Over 50,000 people die each year due to air pollution in Britain, a research team from Bristol reported ahead of a debate on Wednesday.
Cars, buses and freight trucks are the principal cause of air pollution in over 95 per cent of legally-designated air quality management areas in Britain, Xinhua news agency cited the study as saying.
Tim Chatterton and Graham Parkhurst from the University of the West of England in Bristol said transport planning in Britain was not sufficiently taking into account the environmental impacts of transport choices.
The two academics looked at policy and practice activities since a parliamentary environment act in 1995 committed Britain to improving air quality to internationally accepted standards.
Measurements in the real environment show that little improvement has been achieved in the past two decades, the study said.
The researchers carried out a review to identify the underlying reasons why air pollution concentrations from road transport in Britain have shown little to-no reduction over the last 21 years.
The study claimed that transport planners in Britain were not taking the environmental impacts of transport choices sufficiently into account.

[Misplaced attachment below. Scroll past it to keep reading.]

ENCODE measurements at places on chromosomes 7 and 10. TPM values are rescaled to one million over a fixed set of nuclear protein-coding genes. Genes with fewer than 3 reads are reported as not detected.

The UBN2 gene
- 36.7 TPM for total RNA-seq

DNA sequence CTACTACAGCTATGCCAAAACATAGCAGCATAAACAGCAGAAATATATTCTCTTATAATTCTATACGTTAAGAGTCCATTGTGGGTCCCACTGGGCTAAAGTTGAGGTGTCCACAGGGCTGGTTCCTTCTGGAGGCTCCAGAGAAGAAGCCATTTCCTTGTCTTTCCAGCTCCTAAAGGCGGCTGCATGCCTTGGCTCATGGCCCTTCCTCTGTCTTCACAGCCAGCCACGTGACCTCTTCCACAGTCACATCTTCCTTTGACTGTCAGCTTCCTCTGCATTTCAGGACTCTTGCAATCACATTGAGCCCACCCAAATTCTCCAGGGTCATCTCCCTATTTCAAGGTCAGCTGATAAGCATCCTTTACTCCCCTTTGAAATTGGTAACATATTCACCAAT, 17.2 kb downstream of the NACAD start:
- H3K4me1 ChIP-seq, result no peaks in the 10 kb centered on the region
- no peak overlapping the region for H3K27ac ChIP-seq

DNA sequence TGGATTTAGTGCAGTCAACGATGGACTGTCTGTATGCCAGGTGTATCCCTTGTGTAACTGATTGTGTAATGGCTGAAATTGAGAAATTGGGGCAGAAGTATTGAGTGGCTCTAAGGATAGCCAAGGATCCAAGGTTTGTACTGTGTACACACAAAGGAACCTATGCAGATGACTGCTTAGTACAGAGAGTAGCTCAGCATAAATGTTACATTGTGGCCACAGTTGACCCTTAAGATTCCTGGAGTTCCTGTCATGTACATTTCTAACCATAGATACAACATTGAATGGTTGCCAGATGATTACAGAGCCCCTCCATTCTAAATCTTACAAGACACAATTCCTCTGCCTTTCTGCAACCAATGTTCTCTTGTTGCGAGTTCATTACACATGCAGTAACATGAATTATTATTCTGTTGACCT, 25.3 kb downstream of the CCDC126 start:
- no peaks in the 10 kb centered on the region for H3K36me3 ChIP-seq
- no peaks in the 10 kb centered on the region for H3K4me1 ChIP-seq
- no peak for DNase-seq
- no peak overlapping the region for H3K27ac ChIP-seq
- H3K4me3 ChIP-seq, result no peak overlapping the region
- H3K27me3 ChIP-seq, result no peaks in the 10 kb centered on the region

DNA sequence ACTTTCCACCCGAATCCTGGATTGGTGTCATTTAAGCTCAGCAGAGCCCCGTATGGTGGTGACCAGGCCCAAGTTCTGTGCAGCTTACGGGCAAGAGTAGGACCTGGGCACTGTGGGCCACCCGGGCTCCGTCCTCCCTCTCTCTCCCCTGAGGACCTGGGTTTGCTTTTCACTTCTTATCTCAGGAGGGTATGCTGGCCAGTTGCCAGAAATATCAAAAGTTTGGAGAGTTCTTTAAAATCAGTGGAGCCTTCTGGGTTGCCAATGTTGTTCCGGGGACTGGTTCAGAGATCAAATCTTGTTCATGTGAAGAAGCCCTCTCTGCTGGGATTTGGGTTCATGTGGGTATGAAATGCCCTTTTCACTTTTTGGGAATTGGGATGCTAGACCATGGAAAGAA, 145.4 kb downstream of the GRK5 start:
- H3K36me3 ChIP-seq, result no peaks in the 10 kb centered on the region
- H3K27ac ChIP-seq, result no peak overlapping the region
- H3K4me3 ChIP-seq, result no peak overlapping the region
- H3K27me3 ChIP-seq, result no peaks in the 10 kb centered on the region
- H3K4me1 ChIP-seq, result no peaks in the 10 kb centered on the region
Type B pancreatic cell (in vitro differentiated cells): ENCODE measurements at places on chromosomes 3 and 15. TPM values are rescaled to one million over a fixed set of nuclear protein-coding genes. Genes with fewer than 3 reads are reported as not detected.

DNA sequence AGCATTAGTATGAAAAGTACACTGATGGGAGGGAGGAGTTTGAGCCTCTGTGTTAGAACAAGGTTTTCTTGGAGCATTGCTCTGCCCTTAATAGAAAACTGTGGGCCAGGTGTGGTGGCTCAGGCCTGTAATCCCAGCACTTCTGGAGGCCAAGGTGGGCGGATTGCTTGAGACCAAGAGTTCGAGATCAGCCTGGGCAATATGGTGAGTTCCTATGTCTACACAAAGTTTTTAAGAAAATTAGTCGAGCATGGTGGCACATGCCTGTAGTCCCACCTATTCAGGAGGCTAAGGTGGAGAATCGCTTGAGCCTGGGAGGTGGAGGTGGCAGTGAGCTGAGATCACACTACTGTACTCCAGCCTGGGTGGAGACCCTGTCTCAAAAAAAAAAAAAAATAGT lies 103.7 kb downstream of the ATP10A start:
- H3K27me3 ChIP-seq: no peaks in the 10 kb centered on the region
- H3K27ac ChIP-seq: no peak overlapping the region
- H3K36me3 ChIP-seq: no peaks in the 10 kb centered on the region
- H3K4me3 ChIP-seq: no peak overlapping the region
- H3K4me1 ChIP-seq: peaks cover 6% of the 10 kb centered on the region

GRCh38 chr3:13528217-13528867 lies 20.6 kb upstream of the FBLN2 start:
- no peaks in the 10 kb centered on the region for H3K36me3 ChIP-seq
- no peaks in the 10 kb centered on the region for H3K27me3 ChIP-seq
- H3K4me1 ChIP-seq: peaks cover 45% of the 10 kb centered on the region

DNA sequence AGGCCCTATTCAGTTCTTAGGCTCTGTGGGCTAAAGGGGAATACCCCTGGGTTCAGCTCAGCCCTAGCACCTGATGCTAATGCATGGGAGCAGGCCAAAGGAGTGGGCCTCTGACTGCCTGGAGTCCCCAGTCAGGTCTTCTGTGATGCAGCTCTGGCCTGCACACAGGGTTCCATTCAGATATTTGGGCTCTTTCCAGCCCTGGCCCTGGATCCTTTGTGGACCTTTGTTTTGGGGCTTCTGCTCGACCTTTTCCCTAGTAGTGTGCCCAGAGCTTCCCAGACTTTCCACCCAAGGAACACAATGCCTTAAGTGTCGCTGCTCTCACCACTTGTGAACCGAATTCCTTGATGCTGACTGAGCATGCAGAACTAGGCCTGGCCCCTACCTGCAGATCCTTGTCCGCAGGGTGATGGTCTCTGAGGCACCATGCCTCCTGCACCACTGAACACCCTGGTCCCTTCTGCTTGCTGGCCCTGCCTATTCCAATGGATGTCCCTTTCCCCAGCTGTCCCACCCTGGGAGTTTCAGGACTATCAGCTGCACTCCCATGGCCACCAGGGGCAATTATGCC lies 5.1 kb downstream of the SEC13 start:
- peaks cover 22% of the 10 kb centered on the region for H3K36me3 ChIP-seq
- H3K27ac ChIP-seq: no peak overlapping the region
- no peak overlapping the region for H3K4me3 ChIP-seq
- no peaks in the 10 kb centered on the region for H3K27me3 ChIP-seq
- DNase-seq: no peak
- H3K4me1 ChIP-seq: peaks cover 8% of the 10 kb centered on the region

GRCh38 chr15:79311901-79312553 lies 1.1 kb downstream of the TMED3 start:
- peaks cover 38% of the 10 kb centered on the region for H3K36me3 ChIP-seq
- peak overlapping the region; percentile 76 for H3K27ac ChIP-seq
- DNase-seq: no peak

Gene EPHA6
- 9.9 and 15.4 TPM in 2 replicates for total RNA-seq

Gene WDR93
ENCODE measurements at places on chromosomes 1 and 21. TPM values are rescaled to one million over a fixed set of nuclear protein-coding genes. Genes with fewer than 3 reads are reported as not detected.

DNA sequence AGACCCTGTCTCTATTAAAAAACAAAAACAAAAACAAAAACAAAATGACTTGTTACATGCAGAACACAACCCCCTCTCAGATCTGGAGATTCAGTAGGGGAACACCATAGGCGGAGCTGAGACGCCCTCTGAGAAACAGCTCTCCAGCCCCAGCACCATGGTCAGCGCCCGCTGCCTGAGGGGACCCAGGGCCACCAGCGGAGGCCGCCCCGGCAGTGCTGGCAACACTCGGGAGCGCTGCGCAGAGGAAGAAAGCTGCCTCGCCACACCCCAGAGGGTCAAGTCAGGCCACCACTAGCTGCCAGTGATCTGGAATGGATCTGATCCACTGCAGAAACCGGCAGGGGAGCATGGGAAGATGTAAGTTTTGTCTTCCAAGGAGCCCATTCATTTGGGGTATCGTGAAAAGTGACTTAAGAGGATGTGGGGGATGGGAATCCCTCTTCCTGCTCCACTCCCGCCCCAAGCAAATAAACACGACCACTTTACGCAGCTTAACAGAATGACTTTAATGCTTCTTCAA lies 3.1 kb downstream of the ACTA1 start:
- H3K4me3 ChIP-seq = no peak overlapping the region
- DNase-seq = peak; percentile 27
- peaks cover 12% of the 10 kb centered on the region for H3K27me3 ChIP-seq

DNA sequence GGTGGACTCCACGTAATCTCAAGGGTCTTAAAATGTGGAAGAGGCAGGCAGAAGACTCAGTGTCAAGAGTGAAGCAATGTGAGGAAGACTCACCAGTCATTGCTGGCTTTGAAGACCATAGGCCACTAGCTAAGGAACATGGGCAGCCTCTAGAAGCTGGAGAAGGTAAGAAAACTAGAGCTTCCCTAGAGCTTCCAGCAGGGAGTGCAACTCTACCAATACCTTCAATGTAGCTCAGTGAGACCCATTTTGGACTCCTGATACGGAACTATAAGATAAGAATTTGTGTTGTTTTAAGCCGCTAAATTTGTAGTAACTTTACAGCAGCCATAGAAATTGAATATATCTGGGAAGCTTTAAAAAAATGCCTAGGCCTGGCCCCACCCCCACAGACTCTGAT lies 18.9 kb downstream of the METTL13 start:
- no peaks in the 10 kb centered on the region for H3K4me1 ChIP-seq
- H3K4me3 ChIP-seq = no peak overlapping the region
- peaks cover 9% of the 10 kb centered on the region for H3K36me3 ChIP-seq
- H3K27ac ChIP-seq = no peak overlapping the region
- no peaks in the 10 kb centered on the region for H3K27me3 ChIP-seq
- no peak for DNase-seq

"Air pollution is perhaps the grossest manifestation of a general failure of Britain's transport planning to take the environmental impacts of transport choices sufficiently into account," Parkhurst said.
"Insufficient relevant priority has been given within the sector responsible for most relevant emissions, transport policy and planning, which has instead prioritised safety and economic growth."
The academics said their study identifies a strategic policy tone which continues to signal and provide for the private car as central to national transport policy.
Households in poorer areas of Britain's towns and cities tend to be exposed to much higher levels of air pollution, even though they contribute much less to the traffic pollution principally through driving less.